What is https and why should you care? That’s the topic for today’s post!
HTTPS is a protocol for secure communication, widely used on the Internet. When you enter data into website (i.e name, address, credit card number), the owner of the website has to “send” this information somewhere for processing. HTTP on the other hand is a unsecure protocol for communication.
Let’s use an analogy to illustrate: if an armed guard needs to transfer money from his truck to a bank, he could simply put the money in a paper bag that anyone can open (think HTTP), or he can put the cash in a safe that only the bank has the combination to unlock (think HTTPS).
HTTPS is the protection of exchanged data while in transit. wikipedia
HTTPS is not 100% foolproof because keys/combinations can always be hacked; but, when you see this designation on a website you can be a little more sure protection in is place.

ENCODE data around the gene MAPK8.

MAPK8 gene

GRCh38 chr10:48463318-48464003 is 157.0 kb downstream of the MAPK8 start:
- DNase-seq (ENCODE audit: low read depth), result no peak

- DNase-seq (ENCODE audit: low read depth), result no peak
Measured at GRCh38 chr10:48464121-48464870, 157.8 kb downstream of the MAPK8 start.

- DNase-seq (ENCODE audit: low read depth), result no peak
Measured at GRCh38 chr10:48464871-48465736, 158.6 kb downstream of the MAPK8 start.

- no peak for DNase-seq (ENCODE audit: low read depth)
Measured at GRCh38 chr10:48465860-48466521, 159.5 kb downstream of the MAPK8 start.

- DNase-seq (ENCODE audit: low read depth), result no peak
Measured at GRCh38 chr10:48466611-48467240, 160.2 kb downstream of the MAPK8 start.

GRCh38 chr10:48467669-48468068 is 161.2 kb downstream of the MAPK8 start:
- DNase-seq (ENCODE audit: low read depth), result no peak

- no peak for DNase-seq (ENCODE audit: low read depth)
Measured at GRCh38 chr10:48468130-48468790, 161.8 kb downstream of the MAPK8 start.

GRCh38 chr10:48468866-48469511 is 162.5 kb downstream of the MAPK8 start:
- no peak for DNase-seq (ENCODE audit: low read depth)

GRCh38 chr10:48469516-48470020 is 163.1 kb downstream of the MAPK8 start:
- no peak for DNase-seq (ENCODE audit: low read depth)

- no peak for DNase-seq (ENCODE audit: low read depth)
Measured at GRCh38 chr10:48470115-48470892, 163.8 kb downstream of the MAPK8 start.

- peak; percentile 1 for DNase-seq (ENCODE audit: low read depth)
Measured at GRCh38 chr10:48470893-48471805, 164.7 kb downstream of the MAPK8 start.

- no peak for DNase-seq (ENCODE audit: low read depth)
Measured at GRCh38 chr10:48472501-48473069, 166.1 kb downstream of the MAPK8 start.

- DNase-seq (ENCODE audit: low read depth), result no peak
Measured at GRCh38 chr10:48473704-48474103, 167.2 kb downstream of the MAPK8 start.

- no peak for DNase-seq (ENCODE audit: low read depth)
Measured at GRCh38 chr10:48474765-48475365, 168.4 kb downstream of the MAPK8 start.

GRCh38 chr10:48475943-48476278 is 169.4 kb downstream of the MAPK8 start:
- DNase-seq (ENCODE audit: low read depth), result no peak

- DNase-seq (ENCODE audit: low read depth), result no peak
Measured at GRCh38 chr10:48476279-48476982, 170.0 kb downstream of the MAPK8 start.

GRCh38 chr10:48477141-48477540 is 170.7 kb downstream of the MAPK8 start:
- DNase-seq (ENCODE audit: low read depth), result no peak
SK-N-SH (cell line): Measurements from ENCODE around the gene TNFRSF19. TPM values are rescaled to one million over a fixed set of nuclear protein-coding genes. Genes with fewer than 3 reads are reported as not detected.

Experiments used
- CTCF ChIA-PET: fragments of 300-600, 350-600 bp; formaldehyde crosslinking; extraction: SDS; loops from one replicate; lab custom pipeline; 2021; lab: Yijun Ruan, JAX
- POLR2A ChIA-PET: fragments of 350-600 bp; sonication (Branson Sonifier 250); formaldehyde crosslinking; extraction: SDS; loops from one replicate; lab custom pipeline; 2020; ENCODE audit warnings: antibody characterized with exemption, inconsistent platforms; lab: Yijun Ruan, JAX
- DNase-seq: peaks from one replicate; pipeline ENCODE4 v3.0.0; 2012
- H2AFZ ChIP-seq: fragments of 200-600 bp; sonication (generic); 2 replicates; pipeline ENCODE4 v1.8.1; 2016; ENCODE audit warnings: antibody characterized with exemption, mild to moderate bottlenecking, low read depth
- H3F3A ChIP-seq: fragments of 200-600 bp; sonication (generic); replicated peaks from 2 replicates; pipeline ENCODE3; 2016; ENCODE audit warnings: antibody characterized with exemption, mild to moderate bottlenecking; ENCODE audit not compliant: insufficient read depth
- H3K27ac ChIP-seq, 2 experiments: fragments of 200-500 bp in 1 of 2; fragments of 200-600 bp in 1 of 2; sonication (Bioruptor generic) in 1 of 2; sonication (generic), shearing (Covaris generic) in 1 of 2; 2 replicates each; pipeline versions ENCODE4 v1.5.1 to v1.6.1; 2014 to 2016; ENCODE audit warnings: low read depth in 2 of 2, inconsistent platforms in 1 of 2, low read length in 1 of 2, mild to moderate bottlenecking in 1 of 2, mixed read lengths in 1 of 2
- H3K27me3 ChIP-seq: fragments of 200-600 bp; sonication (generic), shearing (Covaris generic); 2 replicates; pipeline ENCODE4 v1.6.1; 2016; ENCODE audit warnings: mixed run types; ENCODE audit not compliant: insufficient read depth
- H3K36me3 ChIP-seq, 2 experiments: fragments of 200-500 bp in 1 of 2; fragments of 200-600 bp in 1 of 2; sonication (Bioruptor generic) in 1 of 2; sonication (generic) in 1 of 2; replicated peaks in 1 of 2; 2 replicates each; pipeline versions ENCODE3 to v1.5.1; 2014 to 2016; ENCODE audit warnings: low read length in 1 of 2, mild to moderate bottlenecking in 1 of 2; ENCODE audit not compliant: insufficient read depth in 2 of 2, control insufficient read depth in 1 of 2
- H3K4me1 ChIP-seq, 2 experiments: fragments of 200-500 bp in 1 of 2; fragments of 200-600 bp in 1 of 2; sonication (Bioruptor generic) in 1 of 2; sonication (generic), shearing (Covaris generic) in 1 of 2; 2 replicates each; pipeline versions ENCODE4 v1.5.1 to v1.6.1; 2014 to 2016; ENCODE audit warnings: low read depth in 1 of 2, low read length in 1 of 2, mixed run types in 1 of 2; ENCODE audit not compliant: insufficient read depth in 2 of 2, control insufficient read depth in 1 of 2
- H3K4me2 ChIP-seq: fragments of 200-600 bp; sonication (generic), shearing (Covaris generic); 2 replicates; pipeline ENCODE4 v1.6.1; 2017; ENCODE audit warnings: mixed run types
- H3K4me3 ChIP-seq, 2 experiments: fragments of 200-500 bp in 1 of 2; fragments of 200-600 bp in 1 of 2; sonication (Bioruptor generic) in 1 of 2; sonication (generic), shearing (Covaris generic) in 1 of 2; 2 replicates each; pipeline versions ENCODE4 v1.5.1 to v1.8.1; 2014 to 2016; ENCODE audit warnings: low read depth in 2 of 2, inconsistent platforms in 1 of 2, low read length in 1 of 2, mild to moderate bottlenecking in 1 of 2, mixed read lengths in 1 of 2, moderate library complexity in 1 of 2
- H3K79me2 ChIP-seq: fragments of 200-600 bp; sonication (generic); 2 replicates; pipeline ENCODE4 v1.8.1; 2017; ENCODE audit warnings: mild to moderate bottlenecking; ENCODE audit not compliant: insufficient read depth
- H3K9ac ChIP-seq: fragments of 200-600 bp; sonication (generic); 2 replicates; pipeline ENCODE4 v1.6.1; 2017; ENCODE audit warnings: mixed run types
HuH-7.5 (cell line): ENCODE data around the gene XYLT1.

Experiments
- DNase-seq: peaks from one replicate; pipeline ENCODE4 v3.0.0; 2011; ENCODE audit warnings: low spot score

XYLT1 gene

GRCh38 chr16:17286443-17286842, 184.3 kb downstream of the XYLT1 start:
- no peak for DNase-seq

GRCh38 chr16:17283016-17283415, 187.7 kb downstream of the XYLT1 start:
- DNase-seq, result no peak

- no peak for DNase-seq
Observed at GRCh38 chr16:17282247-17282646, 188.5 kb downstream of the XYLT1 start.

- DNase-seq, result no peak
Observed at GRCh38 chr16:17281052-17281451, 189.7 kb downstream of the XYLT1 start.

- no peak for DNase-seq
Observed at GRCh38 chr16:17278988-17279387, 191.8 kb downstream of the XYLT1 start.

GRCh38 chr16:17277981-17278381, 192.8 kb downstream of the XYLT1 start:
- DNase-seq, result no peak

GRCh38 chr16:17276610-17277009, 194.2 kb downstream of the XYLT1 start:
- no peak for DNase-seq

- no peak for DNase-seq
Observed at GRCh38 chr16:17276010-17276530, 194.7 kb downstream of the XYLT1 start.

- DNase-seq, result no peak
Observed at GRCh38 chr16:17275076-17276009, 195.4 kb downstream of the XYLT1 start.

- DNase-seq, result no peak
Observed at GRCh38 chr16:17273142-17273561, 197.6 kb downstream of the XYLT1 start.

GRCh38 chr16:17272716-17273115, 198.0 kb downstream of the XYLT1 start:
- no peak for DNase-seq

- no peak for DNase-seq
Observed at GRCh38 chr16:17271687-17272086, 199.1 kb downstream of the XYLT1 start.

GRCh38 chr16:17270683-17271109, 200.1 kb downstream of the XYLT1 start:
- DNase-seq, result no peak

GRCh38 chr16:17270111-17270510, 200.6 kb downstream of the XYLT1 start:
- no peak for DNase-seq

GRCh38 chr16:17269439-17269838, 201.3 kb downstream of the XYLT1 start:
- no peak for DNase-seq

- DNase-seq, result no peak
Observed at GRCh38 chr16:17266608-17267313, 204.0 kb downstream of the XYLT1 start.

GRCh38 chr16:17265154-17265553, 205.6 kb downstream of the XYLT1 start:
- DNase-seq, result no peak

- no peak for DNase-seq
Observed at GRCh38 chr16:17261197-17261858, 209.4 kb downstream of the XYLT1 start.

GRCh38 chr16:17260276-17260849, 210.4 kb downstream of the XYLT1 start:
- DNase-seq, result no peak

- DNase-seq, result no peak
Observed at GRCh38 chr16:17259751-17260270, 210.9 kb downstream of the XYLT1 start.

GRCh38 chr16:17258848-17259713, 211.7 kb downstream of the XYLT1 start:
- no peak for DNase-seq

Feel smarter? If you know to look for HTTPS before entering personal data into a website, I’d say you are!
This is not a real diet. I made it up after reading a story on NPR suggesting that using colors from a traffic light (green, yellow, red) encourages people to make healthier choices at meal or snack time.
How does it work? The idea is to assign a color to each food, “Green circles with the words ‘Choose Often’ appeared next to healthful, low-fat dishes. Yellow tags got placed next to the not-so-bad-for-you entrees, like baked cod and rice. And comfort foods packed with calories, fat and salt — yes, those short ribs and mashed potatoes — got branded with a bright red circle and a reminder to splurge only occasionally.”
The effect? “After six months, people started changing their eating habits, the researchers found. The number of red, unhealthy items purchased in the cafeteria dropped by 20 percent, while green purchases rose by 12 percent.”
How can I do this at home? Fill one drawer with healthful snacks and then label it green. “Kids can eat whatever they want from that drawer,” she says. Fill another drawer with less healthful snacks and label it red. “Kids have to ask permission to take from this drawer, or they get one of these snacks just on occasion,” Thorndike says.
So the next time you go out for lunch, instead of asking WWJD, ask WWTLD (see article title).
Read the entire story here.